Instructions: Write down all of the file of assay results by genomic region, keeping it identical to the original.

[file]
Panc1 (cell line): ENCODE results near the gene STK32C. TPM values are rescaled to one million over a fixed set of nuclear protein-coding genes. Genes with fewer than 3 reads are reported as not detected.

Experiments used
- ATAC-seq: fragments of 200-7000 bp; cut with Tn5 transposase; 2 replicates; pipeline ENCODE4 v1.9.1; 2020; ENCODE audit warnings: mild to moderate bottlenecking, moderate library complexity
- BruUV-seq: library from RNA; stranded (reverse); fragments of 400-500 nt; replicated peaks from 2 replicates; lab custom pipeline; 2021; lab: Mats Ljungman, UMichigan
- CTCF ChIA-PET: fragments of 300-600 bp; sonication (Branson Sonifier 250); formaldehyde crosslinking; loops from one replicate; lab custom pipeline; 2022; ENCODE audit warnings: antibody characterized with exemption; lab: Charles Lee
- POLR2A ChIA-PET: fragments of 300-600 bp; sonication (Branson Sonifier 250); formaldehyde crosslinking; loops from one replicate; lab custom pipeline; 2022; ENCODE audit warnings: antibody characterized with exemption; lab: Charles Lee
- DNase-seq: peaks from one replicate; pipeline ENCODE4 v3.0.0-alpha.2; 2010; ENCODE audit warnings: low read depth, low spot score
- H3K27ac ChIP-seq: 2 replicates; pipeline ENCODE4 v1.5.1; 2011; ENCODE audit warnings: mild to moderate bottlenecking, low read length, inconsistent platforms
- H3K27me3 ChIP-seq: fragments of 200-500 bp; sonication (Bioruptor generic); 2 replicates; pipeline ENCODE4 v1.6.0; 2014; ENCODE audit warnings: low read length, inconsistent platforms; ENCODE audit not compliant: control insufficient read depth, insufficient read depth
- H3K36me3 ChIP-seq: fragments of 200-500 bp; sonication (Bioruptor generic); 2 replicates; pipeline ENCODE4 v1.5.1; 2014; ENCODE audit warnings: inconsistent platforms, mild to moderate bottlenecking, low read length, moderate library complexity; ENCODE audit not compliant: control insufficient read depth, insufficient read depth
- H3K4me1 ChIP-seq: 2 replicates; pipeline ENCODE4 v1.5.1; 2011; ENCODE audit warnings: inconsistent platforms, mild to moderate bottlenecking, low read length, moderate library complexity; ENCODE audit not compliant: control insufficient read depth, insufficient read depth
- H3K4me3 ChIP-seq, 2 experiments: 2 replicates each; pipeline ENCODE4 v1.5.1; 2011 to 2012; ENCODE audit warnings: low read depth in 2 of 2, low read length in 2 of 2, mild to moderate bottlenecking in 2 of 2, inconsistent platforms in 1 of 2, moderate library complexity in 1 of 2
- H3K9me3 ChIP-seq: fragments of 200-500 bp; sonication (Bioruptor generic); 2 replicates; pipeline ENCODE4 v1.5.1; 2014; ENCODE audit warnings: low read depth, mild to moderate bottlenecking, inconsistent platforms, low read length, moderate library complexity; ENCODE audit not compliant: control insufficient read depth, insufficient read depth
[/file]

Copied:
Panc1 (cell line): ENCODE results near the gene STK32C. TPM values are rescaled to one million over a fixed set of nuclear protein-coding genes. Genes with fewer than 3 reads are reported as not detected.

Experiments used
- ATAC-seq: fragments of 200-7000 bp; cut with Tn5 transposase; 2 replicates; pipeline ENCODE4 v1.9.1; 2020; ENCODE audit warnings: mild to moderate bottlenecking, moderate library complexity
- BruUV-seq: library from RNA; stranded (reverse); fragments of 400-500 nt; replicated peaks from 2 replicates; lab custom pipeline; 2021; lab: Mats Ljungman, UMichigan
- CTCF ChIA-PET: fragments of 300-600 bp; sonication (Branson Sonifier 250); formaldehyde crosslinking; loops from one replicate; lab custom pipeline; 2022; ENCODE audit warnings: antibody characterized with exemption; lab: Charles Lee
- POLR2A ChIA-PET: fragments of 300-600 bp; sonication (Branson Sonifier 250); formaldehyde crosslinking; loops from one replicate; lab custom pipeline; 2022; ENCODE audit warnings: antibody characterized with exemption; lab: Charles Lee
- DNase-seq: peaks from one replicate; pipeline ENCODE4 v3.0.0-alpha.2; 2010; ENCODE audit warnings: low read depth, low spot score
- H3K27ac ChIP-seq: 2 replicates; pipeline ENCODE4 v1.5.1; 2011; ENCODE audit warnings: mild to moderate bottlenecking, low read length, inconsistent platforms
- H3K27me3 ChIP-seq: fragments of 200-500 bp; sonication (Bioruptor generic); 2 replicates; pipeline ENCODE4 v1.6.0; 2014; ENCODE audit warnings: low read length, inconsistent platforms; ENCODE audit not compliant: control insufficient read depth, insufficient read depth
- H3K36me3 ChIP-seq: fragments of 200-500 bp; sonication (Bioruptor generic); 2 replicates; pipeline ENCODE4 v1.5.1; 2014; ENCODE audit warnings: inconsistent platforms, mild to moderate bottlenecking, low read length, moderate library complexity; ENCODE audit not compliant: control insufficient read depth, insufficient read depth
- H3K4me1 ChIP-seq: 2 replicates; pipeline ENCODE4 v1.5.1; 2011; ENCODE audit warnings: inconsistent platforms, mild to moderate bottlenecking, low read length, moderate library complexity; ENCODE audit not compliant: control insufficient read depth, insufficient read depth
- H3K4me3 ChIP-seq, 2 experiments: 2 replicates each; pipeline ENCODE4 v1.5.1; 2011 to 2012; ENCODE audit warnings: low read depth in 2 of 2, low read length in 2 of 2, mild to moderate bottlenecking in 2 of 2, inconsistent platforms in 1 of 2, moderate library complexity in 1 of 2
- H3K9me3 ChIP-seq: fragments of 200-500 bp; sonication (Bioruptor generic); 2 replicates; pipeline ENCODE4 v1.5.1; 2014; ENCODE audit warnings: low read depth, mild to moderate bottlenecking, inconsistent platforms, low read length, moderate library complexity; ENCODE audit not compliant: control insufficient read depth, insufficient read depth